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I would like to start my doctorate in the same university during the last semester of my Master's. Do you think it is wise to do this?

Think that I will have to start writing my Master's dissertation, meanwhile taking PhD courses (both starting 2016's fall and finishing by mid 2017's spring) and right next to start my PhD thesis (2017's fall).

So, what is your advice?

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    It depends on the department and university. What does your Masters thesis/departmental advisor say?
    – Luigi
    Mar 24 '16 at 17:22
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    @Luigi I think they don't mind about it. My question is more related to intensive track pressure and to short time gap between one program to another. Mar 24 '16 at 17:24
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    Depending on how your university deals with things, courses you take in 2016 may count towards your Master's and not your PhD.
    – svavil
    Mar 24 '16 at 17:58
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    It really depends on country and culture. In most places you are rather busy to do even one, so doing both can be too much.
    – Greg
    Feb 10 '17 at 15:22
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    I would like to start my doctorate during the last semester of my Master's -- Why?
    – henning
    Apr 11 '17 at 16:34
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I think it's an extremely attractive proposition, but not necessarily realistic. For a start, your master's degree/dissertation result most likely won't have come in by the time the PhD term starts (and your master's dissertation will give your institution a good idea of what your PhD performance will be). For my own institution, I submitted my dissertation mid Sept and my mark came in early December. There's no way I could have started a PhD a week after submitting my dissertation! But your deadlines may well be different.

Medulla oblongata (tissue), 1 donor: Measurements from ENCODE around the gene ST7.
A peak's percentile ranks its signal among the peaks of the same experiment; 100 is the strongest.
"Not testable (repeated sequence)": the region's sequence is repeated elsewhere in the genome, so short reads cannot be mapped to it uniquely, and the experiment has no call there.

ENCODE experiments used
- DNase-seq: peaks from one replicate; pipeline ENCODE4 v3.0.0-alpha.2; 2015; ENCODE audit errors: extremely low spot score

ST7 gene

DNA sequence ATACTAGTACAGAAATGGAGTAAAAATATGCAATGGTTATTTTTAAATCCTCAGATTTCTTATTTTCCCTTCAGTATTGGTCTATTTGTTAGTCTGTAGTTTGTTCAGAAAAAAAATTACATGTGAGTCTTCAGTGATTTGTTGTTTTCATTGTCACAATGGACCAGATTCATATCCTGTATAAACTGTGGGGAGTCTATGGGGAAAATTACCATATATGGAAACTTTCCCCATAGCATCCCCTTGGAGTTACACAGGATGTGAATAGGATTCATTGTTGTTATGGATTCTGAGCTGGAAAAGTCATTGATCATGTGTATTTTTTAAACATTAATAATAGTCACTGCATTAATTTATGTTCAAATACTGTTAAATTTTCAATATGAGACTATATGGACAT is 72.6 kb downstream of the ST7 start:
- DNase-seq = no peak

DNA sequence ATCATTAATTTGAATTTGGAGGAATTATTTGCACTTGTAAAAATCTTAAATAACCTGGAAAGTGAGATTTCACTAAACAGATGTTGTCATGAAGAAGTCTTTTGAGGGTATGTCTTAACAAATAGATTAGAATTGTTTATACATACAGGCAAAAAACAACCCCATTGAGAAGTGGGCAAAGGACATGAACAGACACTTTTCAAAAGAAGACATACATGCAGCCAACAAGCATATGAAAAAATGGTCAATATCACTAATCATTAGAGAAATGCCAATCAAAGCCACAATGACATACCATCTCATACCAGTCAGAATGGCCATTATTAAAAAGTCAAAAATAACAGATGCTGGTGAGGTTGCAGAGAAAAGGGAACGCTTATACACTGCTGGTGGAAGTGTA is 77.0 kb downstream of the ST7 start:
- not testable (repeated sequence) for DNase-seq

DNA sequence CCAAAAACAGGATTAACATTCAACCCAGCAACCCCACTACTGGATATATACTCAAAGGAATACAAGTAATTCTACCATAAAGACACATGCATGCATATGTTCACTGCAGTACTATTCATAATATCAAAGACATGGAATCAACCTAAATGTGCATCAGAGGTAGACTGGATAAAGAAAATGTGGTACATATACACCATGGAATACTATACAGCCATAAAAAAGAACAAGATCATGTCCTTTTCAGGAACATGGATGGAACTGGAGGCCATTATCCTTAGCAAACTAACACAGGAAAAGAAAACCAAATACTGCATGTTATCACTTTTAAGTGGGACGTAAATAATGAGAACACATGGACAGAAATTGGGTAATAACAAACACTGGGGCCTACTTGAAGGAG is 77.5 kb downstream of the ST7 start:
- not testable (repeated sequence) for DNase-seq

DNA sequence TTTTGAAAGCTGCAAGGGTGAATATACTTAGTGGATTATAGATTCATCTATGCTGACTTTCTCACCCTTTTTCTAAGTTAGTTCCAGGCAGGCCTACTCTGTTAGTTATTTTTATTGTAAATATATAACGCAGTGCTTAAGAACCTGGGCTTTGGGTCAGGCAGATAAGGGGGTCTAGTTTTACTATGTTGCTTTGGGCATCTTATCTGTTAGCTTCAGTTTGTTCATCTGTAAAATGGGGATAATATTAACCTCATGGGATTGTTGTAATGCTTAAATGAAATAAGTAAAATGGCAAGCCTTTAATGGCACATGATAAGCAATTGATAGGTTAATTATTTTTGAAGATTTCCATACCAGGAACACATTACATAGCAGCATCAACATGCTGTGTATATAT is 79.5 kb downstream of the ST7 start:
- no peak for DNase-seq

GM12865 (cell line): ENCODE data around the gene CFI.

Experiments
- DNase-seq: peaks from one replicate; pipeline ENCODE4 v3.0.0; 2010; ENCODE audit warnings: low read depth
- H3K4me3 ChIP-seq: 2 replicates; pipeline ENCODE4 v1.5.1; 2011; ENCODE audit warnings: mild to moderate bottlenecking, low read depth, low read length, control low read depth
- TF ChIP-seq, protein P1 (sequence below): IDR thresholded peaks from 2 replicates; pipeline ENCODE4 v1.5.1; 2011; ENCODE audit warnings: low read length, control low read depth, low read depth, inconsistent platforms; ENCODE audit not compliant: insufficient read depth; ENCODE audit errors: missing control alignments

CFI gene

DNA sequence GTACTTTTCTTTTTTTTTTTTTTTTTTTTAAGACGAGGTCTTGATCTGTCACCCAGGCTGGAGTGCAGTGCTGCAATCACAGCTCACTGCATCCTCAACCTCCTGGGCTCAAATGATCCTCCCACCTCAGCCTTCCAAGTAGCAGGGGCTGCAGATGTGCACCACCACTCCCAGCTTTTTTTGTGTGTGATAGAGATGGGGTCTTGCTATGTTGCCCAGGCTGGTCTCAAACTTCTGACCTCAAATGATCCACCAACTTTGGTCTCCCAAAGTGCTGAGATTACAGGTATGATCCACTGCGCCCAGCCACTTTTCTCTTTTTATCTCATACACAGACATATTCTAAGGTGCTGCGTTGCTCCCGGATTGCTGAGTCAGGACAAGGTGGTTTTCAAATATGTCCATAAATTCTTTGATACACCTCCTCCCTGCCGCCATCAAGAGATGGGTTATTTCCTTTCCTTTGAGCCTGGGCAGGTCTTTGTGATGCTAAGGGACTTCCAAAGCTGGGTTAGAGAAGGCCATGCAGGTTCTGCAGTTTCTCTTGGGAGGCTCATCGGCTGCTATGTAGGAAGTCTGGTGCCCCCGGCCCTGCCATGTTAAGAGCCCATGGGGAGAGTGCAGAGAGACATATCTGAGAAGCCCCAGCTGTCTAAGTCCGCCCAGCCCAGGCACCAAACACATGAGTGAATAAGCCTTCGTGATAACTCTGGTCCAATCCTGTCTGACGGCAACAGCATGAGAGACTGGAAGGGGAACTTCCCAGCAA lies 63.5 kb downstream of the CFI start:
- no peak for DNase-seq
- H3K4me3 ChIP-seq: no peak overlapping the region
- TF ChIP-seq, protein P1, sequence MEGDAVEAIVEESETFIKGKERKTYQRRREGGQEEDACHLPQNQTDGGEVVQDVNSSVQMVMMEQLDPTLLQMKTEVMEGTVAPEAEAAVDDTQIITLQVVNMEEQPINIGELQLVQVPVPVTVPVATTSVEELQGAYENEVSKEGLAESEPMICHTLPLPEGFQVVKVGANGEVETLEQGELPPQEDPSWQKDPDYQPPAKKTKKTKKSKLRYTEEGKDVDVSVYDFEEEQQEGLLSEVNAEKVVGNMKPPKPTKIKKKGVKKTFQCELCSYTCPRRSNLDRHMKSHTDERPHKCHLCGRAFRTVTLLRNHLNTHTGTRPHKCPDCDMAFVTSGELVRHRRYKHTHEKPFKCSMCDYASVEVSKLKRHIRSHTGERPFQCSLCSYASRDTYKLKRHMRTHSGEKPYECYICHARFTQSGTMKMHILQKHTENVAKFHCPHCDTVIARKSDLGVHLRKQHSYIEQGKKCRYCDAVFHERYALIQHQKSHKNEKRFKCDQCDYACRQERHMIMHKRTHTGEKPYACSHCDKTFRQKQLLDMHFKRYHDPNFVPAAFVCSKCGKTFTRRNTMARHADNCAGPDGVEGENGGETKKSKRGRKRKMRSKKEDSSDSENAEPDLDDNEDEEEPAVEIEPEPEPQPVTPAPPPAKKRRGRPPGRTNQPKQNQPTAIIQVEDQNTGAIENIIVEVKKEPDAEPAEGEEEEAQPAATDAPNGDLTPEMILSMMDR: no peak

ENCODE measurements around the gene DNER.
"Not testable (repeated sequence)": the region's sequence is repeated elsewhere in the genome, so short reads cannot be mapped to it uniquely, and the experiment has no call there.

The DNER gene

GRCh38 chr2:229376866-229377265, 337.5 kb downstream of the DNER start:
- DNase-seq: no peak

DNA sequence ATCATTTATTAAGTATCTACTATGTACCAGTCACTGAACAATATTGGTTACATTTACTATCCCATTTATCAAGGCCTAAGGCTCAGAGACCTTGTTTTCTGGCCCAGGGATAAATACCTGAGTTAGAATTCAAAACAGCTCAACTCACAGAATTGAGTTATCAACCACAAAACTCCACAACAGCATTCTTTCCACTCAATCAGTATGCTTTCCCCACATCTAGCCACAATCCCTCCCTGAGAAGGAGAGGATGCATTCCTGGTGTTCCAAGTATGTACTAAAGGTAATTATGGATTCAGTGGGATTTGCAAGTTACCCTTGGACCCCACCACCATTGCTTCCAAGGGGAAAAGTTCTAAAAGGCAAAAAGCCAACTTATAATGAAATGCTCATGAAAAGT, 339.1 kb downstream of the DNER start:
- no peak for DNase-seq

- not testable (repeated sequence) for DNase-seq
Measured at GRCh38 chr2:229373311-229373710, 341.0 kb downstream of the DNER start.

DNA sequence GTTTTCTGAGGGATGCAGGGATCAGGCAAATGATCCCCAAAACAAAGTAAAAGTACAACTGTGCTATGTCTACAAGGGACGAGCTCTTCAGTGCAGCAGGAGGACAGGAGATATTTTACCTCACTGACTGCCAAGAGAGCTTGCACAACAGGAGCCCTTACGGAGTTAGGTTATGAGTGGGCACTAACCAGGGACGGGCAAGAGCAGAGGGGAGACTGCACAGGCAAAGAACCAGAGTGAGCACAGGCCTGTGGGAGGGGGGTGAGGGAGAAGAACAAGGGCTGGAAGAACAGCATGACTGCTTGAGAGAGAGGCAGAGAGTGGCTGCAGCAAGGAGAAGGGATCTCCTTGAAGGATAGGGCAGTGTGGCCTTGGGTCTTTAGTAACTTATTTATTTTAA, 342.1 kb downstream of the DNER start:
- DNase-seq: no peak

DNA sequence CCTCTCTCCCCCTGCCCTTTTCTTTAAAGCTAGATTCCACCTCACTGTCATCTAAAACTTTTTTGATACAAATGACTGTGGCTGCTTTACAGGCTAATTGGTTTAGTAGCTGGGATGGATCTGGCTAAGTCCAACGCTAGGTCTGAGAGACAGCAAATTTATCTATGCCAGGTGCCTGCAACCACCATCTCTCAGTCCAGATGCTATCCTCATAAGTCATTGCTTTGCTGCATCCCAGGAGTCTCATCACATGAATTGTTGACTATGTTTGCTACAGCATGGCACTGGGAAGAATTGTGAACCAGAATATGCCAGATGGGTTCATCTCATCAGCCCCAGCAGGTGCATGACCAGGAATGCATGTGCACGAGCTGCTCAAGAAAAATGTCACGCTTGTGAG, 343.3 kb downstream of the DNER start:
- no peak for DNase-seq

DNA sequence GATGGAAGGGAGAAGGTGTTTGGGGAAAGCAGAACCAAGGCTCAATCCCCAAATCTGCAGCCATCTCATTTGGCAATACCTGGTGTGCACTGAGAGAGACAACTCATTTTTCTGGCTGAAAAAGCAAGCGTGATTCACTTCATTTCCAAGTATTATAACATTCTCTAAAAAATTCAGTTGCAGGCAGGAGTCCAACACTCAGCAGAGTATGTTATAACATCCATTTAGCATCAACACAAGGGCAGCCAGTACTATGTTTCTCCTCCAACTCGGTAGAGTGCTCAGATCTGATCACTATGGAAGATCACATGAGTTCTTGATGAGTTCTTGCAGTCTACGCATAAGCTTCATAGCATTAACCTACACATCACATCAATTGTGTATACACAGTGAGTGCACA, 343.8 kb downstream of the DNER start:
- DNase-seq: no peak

Secondly, how you would have time to do a well-thought out PhD proposal while you are doing your master's dissertation is beyond me. Don't do too many things at once. Bear in mind that when your master's dissertation finishes it's a good idea to start thinking about your PhD topic pretty soon afterwards anyway. Work through the proposal carefully and thoughtfully during the Autumn and submit before Xmas/Jan - especially if you are going for funding. Then you will have to work on your supporting statement.

Thirdly, it may be a good idea to collect yourself and have a year between master's and PhD. I'm currently at that point and while I do miss academic responsibilities, I do have a couple of things to involve myself with in my field. Join your library, do some reading. You may also appreciate a year [well, it's less than a year] to have a little time out before your full-on PhD.

Summary: while it's extremely attractive as an idea to do PhD straight after master's I don't think it's practical. You need mental and physical space to do things well and to commit to both properly. Don't push yourself too hard and don't be scared of your year in between the two. As you must know from your time in master's, it's better to pace yourself rather than to rush things.

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